Laos village takes novel approach to recycling explosives
With 80m unexploded bombs in the ground, it is usual to see defused ordnance in gardens
The village of Ban Napia in the Xieng Khuang province of Laos has become a tourist destination in recent years. It’s not because the village is particularly pretty, or has any of the ancillary services often associated with tourists, such as bars and restaurants. Yet it’s routinely included on the itinerary of most tours that go out of Phonsavan, the nearest large town.
Ban Napia, which is made up of 42 wooden houses, most of them located either side of one dusty street, has become known as “Spoon Village”. There is a huge volume of shrapnel that is gathered daily during unexploded ordnance (UXO) clearance in Laos.
Between 1964 and 1973, the United States dropped more than 270 million bombs on the country, much of it in an attempt to prevent supplies being taken into Vietnam. Some 80 million of these remain unexploded in the ground. Despite a painstaking clearance process that involves some 3,000 people on any given day in Laos, civilians continue to be killed and maimed by UXO.
The rest are live devices: among them, cluster bombs, mortars and grenades
Each province has a different policy for retrieved shrapnel. Some 95 per cent of what the UXO companies find during clearance of fields and villages is shrapnel. The rest are live devices: among them, cluster bombs, mortars and grenades. These are destroyed at the end of each day with controlled explosions.
In this province, for instance, in Xieng Khuang, the UXO company MAG, has a policy of giving all scrap metal found during clearance, to the farmer whose land it was on. He can sell it on, although other people in official capacities we meet on a week-long reporting trip to Laos say that the government banned the selling of scrap metal for profit some years ago. Nobody seems to know what’s allowed and what’s not.
What’s clear is that the volume of metal is so vast in Laos that it’s routine to see defused rockets, shells, and mortars in people’s gardens. They have been turned into lamp-bases, buckets, flower planters, and even boats. Back in Phonsavan, while browsing through the food and hardware market, I came across stalls selling aluminium spoons from this village, Ban Napia. On sale also at the market were knives, spades, hammer heads, axe heads, trivets and shovels, all made from the sturdier melted-down metal of defused ordnance.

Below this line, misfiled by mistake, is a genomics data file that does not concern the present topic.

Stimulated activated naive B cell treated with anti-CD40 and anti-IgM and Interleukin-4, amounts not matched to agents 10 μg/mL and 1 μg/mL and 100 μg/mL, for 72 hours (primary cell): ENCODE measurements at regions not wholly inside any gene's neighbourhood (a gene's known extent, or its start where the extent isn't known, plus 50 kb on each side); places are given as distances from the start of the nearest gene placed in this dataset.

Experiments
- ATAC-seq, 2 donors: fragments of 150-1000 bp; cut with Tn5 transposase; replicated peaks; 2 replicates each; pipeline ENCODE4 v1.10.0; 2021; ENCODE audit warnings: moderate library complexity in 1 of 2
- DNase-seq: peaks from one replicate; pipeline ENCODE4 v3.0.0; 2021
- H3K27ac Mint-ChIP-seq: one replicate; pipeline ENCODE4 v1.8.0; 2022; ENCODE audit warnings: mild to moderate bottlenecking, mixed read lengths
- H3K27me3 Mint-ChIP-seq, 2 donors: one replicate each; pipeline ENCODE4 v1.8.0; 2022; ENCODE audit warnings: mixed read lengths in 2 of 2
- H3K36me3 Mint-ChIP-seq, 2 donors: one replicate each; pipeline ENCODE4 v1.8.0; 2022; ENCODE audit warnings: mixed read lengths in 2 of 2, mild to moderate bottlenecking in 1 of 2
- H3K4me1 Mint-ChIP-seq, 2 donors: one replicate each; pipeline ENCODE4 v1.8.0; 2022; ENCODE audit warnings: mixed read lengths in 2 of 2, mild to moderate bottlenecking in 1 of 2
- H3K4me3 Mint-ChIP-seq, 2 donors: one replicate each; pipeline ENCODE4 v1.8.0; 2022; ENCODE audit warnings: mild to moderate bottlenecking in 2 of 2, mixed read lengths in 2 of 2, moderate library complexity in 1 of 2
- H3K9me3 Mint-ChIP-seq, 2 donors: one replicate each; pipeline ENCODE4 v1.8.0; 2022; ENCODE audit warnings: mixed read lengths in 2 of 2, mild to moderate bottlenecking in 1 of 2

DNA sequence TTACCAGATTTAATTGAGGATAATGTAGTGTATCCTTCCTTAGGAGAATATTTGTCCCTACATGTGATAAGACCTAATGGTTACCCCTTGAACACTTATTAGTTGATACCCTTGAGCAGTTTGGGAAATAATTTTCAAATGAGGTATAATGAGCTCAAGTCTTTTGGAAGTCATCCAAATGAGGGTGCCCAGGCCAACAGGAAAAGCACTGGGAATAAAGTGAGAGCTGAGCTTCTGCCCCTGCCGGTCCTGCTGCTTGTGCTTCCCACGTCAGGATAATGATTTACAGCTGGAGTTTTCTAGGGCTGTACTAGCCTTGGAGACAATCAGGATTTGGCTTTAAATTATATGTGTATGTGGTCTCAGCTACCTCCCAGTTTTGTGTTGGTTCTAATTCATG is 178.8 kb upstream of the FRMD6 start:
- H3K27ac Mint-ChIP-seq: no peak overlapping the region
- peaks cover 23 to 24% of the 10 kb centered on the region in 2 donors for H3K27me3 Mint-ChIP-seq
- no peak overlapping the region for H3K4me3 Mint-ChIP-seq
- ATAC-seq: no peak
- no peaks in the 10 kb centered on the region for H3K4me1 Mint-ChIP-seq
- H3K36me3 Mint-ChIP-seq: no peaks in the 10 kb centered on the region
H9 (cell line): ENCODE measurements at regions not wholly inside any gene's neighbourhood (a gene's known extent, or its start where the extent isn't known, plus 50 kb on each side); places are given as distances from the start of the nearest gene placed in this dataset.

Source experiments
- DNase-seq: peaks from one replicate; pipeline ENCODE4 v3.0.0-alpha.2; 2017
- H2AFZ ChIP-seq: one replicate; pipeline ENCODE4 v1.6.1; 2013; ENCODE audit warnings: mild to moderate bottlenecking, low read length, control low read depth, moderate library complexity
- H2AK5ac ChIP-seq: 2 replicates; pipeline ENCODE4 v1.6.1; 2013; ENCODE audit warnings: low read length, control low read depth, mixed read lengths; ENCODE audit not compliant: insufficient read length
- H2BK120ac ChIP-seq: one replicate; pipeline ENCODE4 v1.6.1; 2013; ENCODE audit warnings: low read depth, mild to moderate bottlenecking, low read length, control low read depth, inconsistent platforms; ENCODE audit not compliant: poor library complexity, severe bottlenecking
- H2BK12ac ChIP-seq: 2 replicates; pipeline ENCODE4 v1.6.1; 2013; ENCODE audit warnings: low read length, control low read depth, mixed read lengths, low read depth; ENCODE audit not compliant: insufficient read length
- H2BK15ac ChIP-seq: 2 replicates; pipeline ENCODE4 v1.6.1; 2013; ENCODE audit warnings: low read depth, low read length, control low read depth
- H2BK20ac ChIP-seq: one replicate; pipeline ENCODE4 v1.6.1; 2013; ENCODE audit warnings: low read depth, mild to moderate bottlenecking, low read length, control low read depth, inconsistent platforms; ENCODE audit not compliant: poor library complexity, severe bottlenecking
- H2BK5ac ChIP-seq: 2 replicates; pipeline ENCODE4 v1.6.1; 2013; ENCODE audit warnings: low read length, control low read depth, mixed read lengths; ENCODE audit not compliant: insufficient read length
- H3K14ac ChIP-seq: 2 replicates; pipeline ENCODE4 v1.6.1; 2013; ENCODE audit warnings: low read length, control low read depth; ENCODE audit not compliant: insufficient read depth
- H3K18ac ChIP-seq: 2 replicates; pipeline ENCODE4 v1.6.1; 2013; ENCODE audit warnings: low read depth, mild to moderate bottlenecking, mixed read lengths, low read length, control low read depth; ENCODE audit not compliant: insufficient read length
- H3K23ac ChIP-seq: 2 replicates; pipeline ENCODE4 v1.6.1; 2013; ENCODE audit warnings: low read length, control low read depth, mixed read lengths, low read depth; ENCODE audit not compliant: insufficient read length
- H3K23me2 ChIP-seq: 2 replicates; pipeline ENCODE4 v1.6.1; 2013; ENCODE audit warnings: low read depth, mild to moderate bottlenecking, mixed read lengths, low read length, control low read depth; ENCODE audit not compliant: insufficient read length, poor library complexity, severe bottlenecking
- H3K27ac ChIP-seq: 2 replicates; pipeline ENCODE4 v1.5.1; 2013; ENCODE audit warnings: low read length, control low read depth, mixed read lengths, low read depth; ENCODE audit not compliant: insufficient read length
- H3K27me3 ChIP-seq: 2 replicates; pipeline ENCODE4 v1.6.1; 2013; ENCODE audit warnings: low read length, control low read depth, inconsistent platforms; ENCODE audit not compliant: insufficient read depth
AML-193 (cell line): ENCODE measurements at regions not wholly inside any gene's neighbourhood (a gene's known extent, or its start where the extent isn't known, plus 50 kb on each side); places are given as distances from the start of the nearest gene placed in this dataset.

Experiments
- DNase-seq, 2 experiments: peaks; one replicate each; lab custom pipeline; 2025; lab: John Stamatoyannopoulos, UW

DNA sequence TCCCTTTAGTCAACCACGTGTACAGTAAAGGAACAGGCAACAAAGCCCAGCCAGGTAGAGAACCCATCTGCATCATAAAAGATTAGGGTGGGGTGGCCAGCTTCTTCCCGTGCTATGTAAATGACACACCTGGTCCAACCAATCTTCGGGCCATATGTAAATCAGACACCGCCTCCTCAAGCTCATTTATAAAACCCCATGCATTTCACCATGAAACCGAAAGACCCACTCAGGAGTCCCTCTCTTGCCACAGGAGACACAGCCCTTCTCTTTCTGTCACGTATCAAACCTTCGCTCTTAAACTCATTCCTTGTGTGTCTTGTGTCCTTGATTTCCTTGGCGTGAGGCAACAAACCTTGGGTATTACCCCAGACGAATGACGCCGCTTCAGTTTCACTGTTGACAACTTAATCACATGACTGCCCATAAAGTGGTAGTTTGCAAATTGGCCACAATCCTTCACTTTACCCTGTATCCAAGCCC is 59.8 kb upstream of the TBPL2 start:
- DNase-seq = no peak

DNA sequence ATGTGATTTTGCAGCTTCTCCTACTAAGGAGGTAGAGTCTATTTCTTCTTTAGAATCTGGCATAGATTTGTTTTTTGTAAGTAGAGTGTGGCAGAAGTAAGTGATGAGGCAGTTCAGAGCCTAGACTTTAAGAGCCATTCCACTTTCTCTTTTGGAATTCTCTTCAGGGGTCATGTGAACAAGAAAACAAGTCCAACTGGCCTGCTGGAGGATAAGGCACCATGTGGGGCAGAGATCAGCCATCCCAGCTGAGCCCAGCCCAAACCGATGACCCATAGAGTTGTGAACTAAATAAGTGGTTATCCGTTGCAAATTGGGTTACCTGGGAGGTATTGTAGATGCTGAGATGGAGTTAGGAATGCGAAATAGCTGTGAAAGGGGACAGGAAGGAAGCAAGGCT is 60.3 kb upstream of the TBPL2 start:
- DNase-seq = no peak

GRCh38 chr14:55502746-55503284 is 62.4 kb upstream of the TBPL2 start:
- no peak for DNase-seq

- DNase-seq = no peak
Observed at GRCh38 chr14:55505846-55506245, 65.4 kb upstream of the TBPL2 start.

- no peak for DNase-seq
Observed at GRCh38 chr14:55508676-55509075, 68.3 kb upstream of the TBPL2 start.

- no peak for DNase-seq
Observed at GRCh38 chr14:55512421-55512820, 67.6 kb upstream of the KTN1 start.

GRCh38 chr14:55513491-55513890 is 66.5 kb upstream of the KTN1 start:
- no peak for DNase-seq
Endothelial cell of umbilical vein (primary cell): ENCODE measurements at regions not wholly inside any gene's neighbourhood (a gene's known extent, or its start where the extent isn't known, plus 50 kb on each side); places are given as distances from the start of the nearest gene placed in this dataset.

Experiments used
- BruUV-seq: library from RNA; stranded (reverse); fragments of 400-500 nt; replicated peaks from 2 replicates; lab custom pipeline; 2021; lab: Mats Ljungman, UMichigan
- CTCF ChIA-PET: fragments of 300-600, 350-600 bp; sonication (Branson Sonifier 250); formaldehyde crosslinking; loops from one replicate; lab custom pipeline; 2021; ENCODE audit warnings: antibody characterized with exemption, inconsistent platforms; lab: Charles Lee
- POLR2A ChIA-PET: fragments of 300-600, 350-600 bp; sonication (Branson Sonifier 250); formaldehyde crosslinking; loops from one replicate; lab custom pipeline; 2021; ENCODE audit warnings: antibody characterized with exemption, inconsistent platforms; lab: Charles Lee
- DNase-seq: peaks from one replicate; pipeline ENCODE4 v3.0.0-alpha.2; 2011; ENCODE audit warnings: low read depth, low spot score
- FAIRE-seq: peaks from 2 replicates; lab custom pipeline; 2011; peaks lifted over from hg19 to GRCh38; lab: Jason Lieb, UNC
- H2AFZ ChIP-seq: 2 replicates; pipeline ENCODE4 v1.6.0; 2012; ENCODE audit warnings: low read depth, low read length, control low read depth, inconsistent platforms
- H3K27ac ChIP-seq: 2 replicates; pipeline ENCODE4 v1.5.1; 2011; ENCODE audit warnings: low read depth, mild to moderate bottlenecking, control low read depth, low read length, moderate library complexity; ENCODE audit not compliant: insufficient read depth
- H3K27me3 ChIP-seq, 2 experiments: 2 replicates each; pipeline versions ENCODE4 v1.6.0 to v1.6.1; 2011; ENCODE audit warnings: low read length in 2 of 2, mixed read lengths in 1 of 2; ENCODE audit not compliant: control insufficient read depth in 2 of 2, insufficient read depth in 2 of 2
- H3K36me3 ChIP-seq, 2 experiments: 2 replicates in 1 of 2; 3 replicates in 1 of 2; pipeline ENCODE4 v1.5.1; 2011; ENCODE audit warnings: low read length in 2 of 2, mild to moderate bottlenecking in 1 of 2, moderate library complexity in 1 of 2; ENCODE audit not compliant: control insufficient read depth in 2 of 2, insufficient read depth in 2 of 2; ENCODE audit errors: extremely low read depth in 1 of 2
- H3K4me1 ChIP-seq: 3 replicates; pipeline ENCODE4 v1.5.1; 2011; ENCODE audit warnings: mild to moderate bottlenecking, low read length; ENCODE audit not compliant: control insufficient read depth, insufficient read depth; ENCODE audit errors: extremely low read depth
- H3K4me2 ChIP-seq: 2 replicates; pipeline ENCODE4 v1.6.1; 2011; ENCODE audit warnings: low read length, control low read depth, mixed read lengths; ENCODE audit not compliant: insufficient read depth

In Ban Napia, local people started making spoons some years ago from melting down the aluminium from scrap. Our translator tells us that now all 42 houses in the village make spoons. We visit one house to see the homemade kiln that husband and wife Kien and Toui Pheng make 800 spoons from every day.
Kien is sitting down, each leg in a kind of dug-out pit. In front of him is the kiln, into which he keeps tossing pieces of aluminium. There are three upright concrete boxes beside him, like bricks, each of which are tied together with strips of fabric. When he takes out the molten metal, he pours it into an opening at the top of the upright box. Then, working back from the mould he filled first, he opens the fabric holding the two pieces together and reveals a large spoon inside, already set.
Any that aren’t perfect are thrown back into the kiln to be melted down again. Between Kieng and Toui, they make 800 spoons a day. So do many other of the villagers. Although the process usually stops in the summer months, when temperatures rise above 40 degrees, that’s collectively a huge number of spoons. In addition, they are aluminium; a metal that, when unprotected by any other material, has all but vanished from cookware and cutlery used in western kitchens.
Our translator jokes that the local people refer to these shells as souvenirs from the United States
There have been other initiatives to make jewellery; many of these by US-based jewellers. The actress Emma Watson has appeared on the Ellen DeGeneres Show wearing earrings made from shrapnel scrap. Love is the Bomb is the name of one jewellery line. Although jewellery makers Article 22 say their purpose is to raise awareness of the war and to “transform the negative into the positive”, some people question the ethics and taste of objects of war being turned into necklaces and earrings.
Souvenirs from the US
Then there is the house in a village not far from Leng where tourists pay the equivalent of a dollar to view the garden. All around the perimeter fence are empty casings of bombs, about a metre high. Our translator jokes that the local people refer to these shells as “souvenirs from the United States”, but it’s difficult not feel uneasy at seeing objects of war turned into paid photo-opportunities for tourists.
We’re told that all the scrap used in Ban Napia has been donated to the villagers, and that it all comes from defused explosives. People in other parts of the country are still being killed, maimed and injured by UXO, and this has happened to some of them because they are motivated to search for scrap for profit. Not everything they find is safe.
But when you’re poor, as so many people in Laos are, and if you’re aware that scrap metal has some value – even if only for your own purposes, to make some household item for – it’s difficult to stop looking for it. I interviewed one UXO survivor in the village of Leng, Khammeung Phommalein (25). Last October, he picked up a UXO, thinking it was safe.
“It was the first time I had ever brought a piece of UXO home,” he said. When Phommalein prised the explosive open, it went off and blinded him. “All I wanted to do was to make a knife from the metal,” he says.
*This article was supported by a grant from the Simon Cumbers Media Fund